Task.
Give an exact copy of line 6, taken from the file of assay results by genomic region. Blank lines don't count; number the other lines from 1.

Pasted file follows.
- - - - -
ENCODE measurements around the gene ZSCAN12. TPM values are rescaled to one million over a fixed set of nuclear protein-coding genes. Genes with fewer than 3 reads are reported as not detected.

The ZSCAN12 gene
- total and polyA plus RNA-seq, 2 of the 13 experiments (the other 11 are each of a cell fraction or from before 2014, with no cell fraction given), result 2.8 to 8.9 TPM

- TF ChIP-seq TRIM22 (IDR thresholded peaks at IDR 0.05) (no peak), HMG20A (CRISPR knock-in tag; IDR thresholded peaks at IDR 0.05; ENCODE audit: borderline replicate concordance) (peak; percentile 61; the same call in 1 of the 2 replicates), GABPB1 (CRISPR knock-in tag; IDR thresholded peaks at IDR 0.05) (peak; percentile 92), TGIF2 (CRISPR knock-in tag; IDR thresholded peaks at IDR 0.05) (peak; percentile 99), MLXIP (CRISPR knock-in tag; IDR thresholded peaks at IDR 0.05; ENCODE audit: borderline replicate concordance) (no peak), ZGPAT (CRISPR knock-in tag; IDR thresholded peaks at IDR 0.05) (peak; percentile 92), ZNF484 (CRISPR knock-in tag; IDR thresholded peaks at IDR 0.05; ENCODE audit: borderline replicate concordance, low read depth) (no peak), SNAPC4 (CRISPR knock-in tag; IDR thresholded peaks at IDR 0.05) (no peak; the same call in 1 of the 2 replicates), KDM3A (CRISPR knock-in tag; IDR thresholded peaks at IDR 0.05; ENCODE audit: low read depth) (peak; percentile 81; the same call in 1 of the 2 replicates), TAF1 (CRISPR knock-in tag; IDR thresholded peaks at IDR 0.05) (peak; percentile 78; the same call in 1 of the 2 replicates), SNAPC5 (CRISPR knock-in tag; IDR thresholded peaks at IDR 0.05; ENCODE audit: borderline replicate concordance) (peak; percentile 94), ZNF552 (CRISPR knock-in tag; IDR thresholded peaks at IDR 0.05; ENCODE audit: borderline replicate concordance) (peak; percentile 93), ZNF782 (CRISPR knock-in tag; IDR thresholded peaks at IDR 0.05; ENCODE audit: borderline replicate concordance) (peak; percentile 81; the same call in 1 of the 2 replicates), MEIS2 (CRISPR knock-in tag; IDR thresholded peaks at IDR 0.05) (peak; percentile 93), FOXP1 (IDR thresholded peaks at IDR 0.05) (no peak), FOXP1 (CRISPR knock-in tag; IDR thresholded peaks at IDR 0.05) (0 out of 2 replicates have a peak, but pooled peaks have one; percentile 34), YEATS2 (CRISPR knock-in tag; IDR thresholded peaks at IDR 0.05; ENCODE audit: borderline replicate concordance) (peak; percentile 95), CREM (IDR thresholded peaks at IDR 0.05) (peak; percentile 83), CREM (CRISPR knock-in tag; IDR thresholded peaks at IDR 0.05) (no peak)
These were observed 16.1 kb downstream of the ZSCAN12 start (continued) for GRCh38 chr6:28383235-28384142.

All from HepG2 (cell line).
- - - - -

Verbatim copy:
All from HepG2 (cell line).